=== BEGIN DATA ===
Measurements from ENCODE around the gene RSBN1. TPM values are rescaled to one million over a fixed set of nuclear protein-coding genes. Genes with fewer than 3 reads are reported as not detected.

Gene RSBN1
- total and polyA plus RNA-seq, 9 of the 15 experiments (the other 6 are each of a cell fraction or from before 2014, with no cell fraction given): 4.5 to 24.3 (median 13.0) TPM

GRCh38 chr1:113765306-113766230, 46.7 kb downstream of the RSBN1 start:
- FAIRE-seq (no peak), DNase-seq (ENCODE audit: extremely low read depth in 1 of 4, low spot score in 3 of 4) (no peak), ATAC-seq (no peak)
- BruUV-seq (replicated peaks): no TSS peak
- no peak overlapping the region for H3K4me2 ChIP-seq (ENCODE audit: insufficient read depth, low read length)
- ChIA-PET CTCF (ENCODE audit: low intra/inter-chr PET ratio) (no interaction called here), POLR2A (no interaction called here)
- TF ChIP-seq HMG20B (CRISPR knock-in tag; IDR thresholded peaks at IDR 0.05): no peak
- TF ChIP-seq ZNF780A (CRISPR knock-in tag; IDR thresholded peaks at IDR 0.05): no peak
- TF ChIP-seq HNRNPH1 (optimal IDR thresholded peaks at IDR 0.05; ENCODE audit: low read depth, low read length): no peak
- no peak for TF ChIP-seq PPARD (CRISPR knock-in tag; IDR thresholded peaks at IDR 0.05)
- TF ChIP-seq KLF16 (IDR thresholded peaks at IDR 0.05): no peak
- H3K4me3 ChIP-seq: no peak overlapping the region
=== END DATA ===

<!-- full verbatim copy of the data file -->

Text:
Measurements from ENCODE around the gene RSBN1. TPM values are rescaled to one million over a fixed set of nuclear protein-coding genes. Genes with fewer than 3 reads are reported as not detected.

Gene RSBN1
- total and polyA plus RNA-seq, 9 of the 15 experiments (the other 6 are each of a cell fraction or from before 2014, with no cell fraction given): 4.5 to 24.3 (median 13.0) TPM

GRCh38 chr1:113765306-113766230, 46.7 kb downstream of the RSBN1 start:
- FAIRE-seq (no peak), DNase-seq (ENCODE audit: extremely low read depth in 1 of 4, low spot score in 3 of 4) (no peak), ATAC-seq (no peak)
- BruUV-seq (replicated peaks): no TSS peak
- no peak overlapping the region for H3K4me2 ChIP-seq (ENCODE audit: insufficient read depth, low read length)
- ChIA-PET CTCF (ENCODE audit: low intra/inter-chr PET ratio) (no interaction called here), POLR2A (no interaction called here)
- TF ChIP-seq HMG20B (CRISPR knock-in tag; IDR thresholded peaks at IDR 0.05): no peak
- TF ChIP-seq ZNF780A (CRISPR knock-in tag; IDR thresholded peaks at IDR 0.05): no peak
- TF ChIP-seq HNRNPH1 (optimal IDR thresholded peaks at IDR 0.05; ENCODE audit: low read depth, low read length): no peak
- no peak for TF ChIP-seq PPARD (CRISPR knock-in tag; IDR thresholded peaks at IDR 0.05)
- TF ChIP-seq KLF16 (IDR thresholded peaks at IDR 0.05): no peak
- H3K4me3 ChIP-seq: no peak overlapping the region